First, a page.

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January-February 2012

Vol. 37, No. 1

 

Panama FTA undermines financial reforms

Most of the following information is provided by Public Citizen.

The Panama Free Trade Agreement (FTA), ratified by Congress on October 13, likely will increase tax evasion and money laundering and make it more difficult for financial reforms to be implemented. While all "free trade" agreements since 1994 have provisions that can undermine financial reforms, the Panama FTA is especially problematic because it was written during the heyday of deregulation before the 2008 financial crash, and because Panama is already one of the worst tax havens in the world.Map of Panama

In the 1970s, the dictatorship of Omar Torrijos eagerly pursued policies to overcome the country's dependence on the Panama Canal. Torrijos thought it would be most effective to make the financial services sector especially attractive for international investors. Today, more than 350,000 subsidiaries are registered in Panama, second only to Hong Kong, with many firms set up specifically to avoid paying U.S. taxes. Each of these subsidiaries will now have the right to sue the U.S. over its internal laws and statutes through investor-state lawsuits.

Torrijos also weakened transparency laws, allowing corporations to maintain accounts in absolute secrecy. Panamanian banks are more guarded than Swiss banks, as Panama refuses to sign tax treaties with other countries and refuses to provide account information in even the most egregious criminal cases.
This is especially beneficial for drug cartels from Colombia, Mexico and elsewhere that frequently use Panama to launder their illegally acquired money. The FTA will make it even harder for the U.S. to stop or limit financial transactions from Panama, a commonly used tool to stop money laundering.

A Government Accountability Office (GAO) study showed that Panama is one of only eight countries listed on all major tax haven watchdog lists and the Organization for Economic Cooperation and Development reports that it is one of only three countries in which officials are unable to obtain access to bank information for any tax data exchange purposes even outside of treaties. The new FTA will not remedy this problem, as a provision of the agreement, ironically entitled "Transparency," calls for governments to be transparent in how they regulate financial services, but has no requirement for governments or financial institutions to make banks' or other financial firms' records available to others.

In 2008, then-Sen. Barack Obama co-sponsored the Tax Haven Abuse Act, which identified Panama as one of 34 tax havens, saying, "We cannot sit idly by while tax secrecy jurisdictions impede the enforcement of U.S. law." Unfortunately, with the ratification of the Panama FTA, shutting down this financial paradise will be only more difficult.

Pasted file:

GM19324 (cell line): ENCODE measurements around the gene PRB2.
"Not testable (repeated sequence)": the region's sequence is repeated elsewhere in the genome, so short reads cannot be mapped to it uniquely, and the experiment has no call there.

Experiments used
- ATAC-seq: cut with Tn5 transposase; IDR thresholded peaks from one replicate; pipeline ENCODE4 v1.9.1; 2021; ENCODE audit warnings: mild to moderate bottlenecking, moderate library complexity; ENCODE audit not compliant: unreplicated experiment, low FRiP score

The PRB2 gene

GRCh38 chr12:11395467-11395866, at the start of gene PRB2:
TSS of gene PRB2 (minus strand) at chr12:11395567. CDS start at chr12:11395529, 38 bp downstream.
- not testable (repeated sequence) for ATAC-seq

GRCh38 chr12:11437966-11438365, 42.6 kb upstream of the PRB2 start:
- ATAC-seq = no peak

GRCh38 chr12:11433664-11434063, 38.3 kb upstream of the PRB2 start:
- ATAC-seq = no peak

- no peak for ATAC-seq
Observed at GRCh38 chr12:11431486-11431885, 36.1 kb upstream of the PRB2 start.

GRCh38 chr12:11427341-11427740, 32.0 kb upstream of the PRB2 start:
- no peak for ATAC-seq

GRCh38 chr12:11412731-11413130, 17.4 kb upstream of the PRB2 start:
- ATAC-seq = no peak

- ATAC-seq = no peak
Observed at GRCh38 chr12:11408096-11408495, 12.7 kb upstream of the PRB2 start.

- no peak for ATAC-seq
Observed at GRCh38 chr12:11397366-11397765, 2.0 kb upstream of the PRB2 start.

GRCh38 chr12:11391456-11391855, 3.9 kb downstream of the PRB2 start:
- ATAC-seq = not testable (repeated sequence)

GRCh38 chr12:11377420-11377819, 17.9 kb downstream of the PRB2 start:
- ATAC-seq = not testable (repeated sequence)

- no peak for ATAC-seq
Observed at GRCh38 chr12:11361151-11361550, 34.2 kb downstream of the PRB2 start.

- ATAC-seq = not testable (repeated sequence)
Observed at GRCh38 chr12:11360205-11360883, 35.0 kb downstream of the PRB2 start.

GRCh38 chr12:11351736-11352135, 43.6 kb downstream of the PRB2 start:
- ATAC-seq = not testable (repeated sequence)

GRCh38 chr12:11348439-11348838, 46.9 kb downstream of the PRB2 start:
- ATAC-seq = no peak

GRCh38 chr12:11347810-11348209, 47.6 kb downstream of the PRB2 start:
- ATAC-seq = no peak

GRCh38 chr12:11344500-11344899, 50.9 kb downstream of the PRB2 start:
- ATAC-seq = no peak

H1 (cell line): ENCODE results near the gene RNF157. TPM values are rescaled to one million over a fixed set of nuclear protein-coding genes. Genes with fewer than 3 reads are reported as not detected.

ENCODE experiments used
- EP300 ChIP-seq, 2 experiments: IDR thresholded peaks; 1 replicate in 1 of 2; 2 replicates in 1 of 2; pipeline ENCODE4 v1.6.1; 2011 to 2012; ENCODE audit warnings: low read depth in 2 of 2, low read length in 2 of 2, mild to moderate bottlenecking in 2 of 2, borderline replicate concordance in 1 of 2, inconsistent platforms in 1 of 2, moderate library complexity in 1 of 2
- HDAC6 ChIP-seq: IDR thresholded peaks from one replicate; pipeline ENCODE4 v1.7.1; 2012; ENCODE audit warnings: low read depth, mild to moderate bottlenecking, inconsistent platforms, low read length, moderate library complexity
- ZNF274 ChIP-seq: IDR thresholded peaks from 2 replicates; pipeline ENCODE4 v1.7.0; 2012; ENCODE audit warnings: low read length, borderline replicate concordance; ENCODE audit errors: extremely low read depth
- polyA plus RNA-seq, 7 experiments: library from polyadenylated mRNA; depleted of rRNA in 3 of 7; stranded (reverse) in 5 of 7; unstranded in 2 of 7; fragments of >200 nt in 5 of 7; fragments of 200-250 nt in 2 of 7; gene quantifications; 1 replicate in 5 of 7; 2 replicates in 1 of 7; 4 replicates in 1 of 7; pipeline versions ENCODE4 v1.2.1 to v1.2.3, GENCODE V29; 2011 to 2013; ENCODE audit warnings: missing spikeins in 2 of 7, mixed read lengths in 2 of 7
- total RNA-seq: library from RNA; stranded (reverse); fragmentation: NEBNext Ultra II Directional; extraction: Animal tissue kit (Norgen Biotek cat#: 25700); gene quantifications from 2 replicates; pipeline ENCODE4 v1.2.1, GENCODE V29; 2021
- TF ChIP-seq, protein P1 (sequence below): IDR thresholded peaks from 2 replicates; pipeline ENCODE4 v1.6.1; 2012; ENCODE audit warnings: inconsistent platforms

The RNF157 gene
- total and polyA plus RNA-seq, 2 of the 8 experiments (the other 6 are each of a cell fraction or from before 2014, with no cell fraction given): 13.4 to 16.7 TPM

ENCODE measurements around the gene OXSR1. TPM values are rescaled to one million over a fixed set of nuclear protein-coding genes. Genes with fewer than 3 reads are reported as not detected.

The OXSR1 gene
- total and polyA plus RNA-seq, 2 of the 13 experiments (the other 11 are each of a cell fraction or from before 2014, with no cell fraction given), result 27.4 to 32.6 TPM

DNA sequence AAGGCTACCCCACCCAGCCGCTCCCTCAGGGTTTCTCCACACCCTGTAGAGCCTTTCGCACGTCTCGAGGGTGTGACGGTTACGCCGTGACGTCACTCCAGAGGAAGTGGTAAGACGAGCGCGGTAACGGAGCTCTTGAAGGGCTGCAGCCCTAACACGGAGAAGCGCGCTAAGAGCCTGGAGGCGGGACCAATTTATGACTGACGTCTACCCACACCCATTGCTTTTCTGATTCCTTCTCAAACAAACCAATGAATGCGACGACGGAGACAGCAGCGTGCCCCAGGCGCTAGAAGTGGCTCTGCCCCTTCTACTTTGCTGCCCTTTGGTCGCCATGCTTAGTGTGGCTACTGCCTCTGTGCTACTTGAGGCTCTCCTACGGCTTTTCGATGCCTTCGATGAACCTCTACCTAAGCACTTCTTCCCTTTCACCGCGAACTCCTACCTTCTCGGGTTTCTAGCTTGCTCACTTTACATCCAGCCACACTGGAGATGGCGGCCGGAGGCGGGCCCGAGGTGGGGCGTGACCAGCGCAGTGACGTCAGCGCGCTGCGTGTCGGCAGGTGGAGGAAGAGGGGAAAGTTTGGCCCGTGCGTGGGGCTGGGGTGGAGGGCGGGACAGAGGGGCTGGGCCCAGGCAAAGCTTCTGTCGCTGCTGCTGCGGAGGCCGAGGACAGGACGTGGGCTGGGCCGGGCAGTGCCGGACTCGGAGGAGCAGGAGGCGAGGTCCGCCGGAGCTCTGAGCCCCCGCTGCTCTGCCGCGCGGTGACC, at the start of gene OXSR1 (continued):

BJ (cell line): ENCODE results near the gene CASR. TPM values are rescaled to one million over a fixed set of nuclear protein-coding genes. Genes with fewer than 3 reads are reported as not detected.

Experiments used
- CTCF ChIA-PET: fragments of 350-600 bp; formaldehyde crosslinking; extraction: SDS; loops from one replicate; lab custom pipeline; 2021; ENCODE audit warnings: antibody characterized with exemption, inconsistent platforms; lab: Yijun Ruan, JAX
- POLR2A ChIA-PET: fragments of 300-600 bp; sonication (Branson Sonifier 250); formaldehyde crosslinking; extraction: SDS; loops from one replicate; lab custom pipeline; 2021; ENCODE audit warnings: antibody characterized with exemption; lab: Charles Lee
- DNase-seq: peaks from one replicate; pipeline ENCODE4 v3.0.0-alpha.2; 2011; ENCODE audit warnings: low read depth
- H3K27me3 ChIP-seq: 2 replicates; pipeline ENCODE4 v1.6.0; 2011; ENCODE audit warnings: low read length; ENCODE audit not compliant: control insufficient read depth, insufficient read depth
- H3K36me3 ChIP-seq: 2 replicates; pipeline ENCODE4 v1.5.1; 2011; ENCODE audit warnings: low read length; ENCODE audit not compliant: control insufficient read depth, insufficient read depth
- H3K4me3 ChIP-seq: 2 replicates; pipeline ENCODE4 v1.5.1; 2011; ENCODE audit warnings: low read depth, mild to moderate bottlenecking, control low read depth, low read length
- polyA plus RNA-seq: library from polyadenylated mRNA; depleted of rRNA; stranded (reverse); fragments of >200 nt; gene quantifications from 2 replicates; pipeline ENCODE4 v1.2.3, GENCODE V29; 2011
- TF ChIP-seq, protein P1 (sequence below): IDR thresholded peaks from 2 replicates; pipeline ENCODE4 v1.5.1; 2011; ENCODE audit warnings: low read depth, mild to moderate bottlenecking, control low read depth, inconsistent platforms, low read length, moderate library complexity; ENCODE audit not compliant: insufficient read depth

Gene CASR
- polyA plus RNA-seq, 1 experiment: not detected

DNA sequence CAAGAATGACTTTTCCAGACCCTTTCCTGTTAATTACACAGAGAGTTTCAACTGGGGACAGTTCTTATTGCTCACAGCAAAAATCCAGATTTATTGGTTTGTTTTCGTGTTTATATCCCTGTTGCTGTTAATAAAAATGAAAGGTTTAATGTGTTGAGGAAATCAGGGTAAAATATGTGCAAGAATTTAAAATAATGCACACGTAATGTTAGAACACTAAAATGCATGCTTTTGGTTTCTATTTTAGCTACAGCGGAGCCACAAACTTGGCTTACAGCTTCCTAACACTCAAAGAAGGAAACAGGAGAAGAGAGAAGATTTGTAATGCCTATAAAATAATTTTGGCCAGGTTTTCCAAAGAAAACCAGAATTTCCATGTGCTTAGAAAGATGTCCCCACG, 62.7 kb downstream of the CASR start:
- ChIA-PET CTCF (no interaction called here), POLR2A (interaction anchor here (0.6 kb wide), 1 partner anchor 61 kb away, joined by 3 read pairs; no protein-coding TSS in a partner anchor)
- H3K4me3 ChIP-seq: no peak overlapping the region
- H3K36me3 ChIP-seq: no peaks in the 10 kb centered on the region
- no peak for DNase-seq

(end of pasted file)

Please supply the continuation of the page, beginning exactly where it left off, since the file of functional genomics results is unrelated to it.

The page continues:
Thanks to havens like Panama, many U.S. corporations pay zero taxes, or even negative taxes, because of government subsidies. According to the GAO, the overall effective tax rate on U.S. multinationals' foreign-source income is four percent. Estimates vary, but the amount of money lost to tax evasion is immense. The Senate Homeland Security Committee estimates that tax evasion in offshore havens costs the U.S. taxpayer $100 billion a year. By stopping this scheme, the Office of Management and Budget estimates the additional tax revenue would be $210 billion over a decade, while the Senate Homeland Security Committee estimates savings up to five times greater.

In addition to the financial problem, Panama's weak labor and environmental rules should have dissuaded U.S. legislators. In the summer of 2010, before the FTA was ratified, the Panamanian Congress passed Law 30, a controversial regulation that weakens that country's already frail labor and environmental protections. The ruling contains provisions that will reduce the number of unionized workers and makes it easier for the government to use non-union workers against strikers. The law also allows the government to waive required environmental impact studies of projects that the government deems of "social interest." Environmentalists fear this will allow large numbers of new mining concessions in indigenous territories and natural reserves.

Rep. Mike Michaud (D-ME) was one of the legislative leaders trying to stop the ratification of the Panama FTA. On the floor of Congress, he said "[N]o FTA should go into effect with Panama until that country eliminates its excessive banking secrecy practices, re-regulates its financial sector, and forces banks and multinational subsidiaries to pay their fair share of taxes." Unfortunately none of those reforms have taken place in Panama, and the lack of reforms there will make any financial reforms here even more difficult.

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